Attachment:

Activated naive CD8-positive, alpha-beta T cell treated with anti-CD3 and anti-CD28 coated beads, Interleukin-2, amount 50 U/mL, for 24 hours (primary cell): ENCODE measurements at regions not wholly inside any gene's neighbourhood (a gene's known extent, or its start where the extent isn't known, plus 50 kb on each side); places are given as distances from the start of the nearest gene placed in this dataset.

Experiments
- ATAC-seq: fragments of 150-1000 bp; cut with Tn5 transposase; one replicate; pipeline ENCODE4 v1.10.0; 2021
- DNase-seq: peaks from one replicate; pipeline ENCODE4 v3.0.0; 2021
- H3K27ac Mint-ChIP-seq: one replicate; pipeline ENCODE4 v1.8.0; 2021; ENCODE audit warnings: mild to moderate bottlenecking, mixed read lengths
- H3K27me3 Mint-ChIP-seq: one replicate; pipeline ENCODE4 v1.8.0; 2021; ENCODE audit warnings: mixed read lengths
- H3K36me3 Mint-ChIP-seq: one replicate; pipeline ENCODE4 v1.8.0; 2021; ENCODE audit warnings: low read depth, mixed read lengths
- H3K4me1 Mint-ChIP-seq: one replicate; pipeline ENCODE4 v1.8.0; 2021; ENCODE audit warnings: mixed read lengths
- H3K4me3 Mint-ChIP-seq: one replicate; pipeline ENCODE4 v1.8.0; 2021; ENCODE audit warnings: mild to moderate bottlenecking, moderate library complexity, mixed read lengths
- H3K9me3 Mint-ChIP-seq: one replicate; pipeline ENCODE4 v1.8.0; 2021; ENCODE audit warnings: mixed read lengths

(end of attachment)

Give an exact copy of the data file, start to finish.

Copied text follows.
Activated naive CD8-positive, alpha-beta T cell treated with anti-CD3 and anti-CD28 coated beads, Interleukin-2, amount 50 U/mL, for 24 hours (primary cell): ENCODE measurements at regions not wholly inside any gene's neighbourhood (a gene's known extent, or its start where the extent isn't known, plus 50 kb on each side); places are given as distances from the start of the nearest gene placed in this dataset.

Experiments
- ATAC-seq: fragments of 150-1000 bp; cut with Tn5 transposase; one replicate; pipeline ENCODE4 v1.10.0; 2021
- DNase-seq: peaks from one replicate; pipeline ENCODE4 v3.0.0; 2021
- H3K27ac Mint-ChIP-seq: one replicate; pipeline ENCODE4 v1.8.0; 2021; ENCODE audit warnings: mild to moderate bottlenecking, mixed read lengths
- H3K27me3 Mint-ChIP-seq: one replicate; pipeline ENCODE4 v1.8.0; 2021; ENCODE audit warnings: mixed read lengths
- H3K36me3 Mint-ChIP-seq: one replicate; pipeline ENCODE4 v1.8.0; 2021; ENCODE audit warnings: low read depth, mixed read lengths
- H3K4me1 Mint-ChIP-seq: one replicate; pipeline ENCODE4 v1.8.0; 2021; ENCODE audit warnings: mixed read lengths
- H3K4me3 Mint-ChIP-seq: one replicate; pipeline ENCODE4 v1.8.0; 2021; ENCODE audit warnings: mild to moderate bottlenecking, moderate library complexity, mixed read lengths
- H3K9me3 Mint-ChIP-seq: one replicate; pipeline ENCODE4 v1.8.0; 2021; ENCODE audit warnings: mixed read lengths